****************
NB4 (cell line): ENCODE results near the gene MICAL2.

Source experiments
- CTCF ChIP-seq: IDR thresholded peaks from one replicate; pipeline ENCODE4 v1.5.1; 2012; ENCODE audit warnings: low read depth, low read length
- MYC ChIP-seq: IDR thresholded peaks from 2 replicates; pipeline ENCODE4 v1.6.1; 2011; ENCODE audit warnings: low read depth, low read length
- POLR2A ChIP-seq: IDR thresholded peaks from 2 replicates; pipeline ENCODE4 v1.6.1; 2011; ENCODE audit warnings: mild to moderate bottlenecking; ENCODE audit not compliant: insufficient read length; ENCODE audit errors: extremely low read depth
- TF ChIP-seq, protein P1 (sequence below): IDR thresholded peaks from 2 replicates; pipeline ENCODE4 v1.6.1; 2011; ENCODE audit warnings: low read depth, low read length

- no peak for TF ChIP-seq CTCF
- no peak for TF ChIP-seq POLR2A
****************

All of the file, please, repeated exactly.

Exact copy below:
NB4 (cell line): ENCODE results near the gene MICAL2.

Source experiments
- CTCF ChIP-seq: IDR thresholded peaks from one replicate; pipeline ENCODE4 v1.5.1; 2012; ENCODE audit warnings: low read depth, low read length
- MYC ChIP-seq: IDR thresholded peaks from 2 replicates; pipeline ENCODE4 v1.6.1; 2011; ENCODE audit warnings: low read depth, low read length
- POLR2A ChIP-seq: IDR thresholded peaks from 2 replicates; pipeline ENCODE4 v1.6.1; 2011; ENCODE audit warnings: mild to moderate bottlenecking; ENCODE audit not compliant: insufficient read length; ENCODE audit errors: extremely low read depth
- TF ChIP-seq, protein P1 (sequence below): IDR thresholded peaks from 2 replicates; pipeline ENCODE4 v1.6.1; 2011; ENCODE audit warnings: low read depth, low read length

- no peak for TF ChIP-seq CTCF
- no peak for TF ChIP-seq POLR2A